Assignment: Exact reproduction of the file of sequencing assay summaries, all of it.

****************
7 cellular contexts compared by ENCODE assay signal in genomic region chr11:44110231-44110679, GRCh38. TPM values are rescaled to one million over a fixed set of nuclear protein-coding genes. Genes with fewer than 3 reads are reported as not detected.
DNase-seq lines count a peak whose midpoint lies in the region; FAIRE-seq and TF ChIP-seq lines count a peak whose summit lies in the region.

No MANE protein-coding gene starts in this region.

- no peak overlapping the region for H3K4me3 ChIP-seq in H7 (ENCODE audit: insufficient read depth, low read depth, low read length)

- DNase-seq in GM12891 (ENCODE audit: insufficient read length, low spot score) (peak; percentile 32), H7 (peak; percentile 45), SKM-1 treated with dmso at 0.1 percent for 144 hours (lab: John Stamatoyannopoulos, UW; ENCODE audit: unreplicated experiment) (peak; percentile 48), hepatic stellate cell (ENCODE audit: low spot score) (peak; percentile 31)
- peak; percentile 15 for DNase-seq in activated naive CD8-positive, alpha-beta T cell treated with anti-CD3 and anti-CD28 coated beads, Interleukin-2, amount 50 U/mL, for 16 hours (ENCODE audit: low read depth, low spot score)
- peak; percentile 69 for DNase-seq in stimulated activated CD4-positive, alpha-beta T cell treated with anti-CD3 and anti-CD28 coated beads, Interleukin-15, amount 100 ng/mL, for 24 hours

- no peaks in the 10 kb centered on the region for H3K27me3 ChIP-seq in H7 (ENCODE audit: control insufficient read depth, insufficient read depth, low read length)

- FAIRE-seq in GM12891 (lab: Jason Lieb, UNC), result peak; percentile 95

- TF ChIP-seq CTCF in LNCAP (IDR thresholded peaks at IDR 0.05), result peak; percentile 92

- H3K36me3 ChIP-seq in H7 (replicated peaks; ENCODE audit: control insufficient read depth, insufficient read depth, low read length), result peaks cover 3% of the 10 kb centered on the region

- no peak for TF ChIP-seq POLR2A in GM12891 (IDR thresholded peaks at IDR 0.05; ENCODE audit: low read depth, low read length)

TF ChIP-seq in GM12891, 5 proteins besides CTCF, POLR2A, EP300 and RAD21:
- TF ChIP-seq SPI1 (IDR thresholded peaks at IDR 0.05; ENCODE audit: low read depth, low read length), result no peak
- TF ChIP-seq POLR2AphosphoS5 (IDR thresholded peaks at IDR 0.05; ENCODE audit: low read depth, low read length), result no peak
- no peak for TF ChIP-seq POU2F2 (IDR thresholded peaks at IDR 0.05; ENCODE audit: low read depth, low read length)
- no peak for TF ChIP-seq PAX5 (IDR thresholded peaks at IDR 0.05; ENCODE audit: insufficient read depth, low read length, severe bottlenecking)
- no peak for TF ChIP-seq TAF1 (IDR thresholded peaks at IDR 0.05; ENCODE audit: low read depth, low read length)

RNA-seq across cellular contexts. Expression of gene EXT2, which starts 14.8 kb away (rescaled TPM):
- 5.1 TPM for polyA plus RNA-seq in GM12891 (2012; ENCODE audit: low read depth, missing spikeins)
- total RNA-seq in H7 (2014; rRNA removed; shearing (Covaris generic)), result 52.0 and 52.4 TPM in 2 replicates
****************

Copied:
7 cellular contexts compared by ENCODE assay signal in genomic region chr11:44110231-44110679, GRCh38. TPM values are rescaled to one million over a fixed set of nuclear protein-coding genes. Genes with fewer than 3 reads are reported as not detected.
DNase-seq lines count a peak whose midpoint lies in the region; FAIRE-seq and TF ChIP-seq lines count a peak whose summit lies in the region.

No MANE protein-coding gene starts in this region.

- no peak overlapping the region for H3K4me3 ChIP-seq in H7 (ENCODE audit: insufficient read depth, low read depth, low read length)

- DNase-seq in GM12891 (ENCODE audit: insufficient read length, low spot score) (peak; percentile 32), H7 (peak; percentile 45), SKM-1 treated with dmso at 0.1 percent for 144 hours (lab: John Stamatoyannopoulos, UW; ENCODE audit: unreplicated experiment) (peak; percentile 48), hepatic stellate cell (ENCODE audit: low spot score) (peak; percentile 31)
- peak; percentile 15 for DNase-seq in activated naive CD8-positive, alpha-beta T cell treated with anti-CD3 and anti-CD28 coated beads, Interleukin-2, amount 50 U/mL, for 16 hours (ENCODE audit: low read depth, low spot score)
- peak; percentile 69 for DNase-seq in stimulated activated CD4-positive, alpha-beta T cell treated with anti-CD3 and anti-CD28 coated beads, Interleukin-15, amount 100 ng/mL, for 24 hours

- no peaks in the 10 kb centered on the region for H3K27me3 ChIP-seq in H7 (ENCODE audit: control insufficient read depth, insufficient read depth, low read length)

- FAIRE-seq in GM12891 (lab: Jason Lieb, UNC), result peak; percentile 95

- TF ChIP-seq CTCF in LNCAP (IDR thresholded peaks at IDR 0.05), result peak; percentile 92

- H3K36me3 ChIP-seq in H7 (replicated peaks; ENCODE audit: control insufficient read depth, insufficient read depth, low read length), result peaks cover 3% of the 10 kb centered on the region

- no peak for TF ChIP-seq POLR2A in GM12891 (IDR thresholded peaks at IDR 0.05; ENCODE audit: low read depth, low read length)

TF ChIP-seq in GM12891, 5 proteins besides CTCF, POLR2A, EP300 and RAD21:
- TF ChIP-seq SPI1 (IDR thresholded peaks at IDR 0.05; ENCODE audit: low read depth, low read length), result no peak
- TF ChIP-seq POLR2AphosphoS5 (IDR thresholded peaks at IDR 0.05; ENCODE audit: low read depth, low read length), result no peak
- no peak for TF ChIP-seq POU2F2 (IDR thresholded peaks at IDR 0.05; ENCODE audit: low read depth, low read length)
- no peak for TF ChIP-seq PAX5 (IDR thresholded peaks at IDR 0.05; ENCODE audit: insufficient read depth, low read length, severe bottlenecking)
- no peak for TF ChIP-seq TAF1 (IDR thresholded peaks at IDR 0.05; ENCODE audit: low read depth, low read length)

RNA-seq across cellular contexts. Expression of gene EXT2, which starts 14.8 kb away (rescaled TPM):
- 5.1 TPM for polyA plus RNA-seq in GM12891 (2012; ENCODE audit: low read depth, missing spikeins)
- total RNA-seq in H7 (2014; rRNA removed; shearing (Covaris generic)), result 52.0 and 52.4 TPM in 2 replicates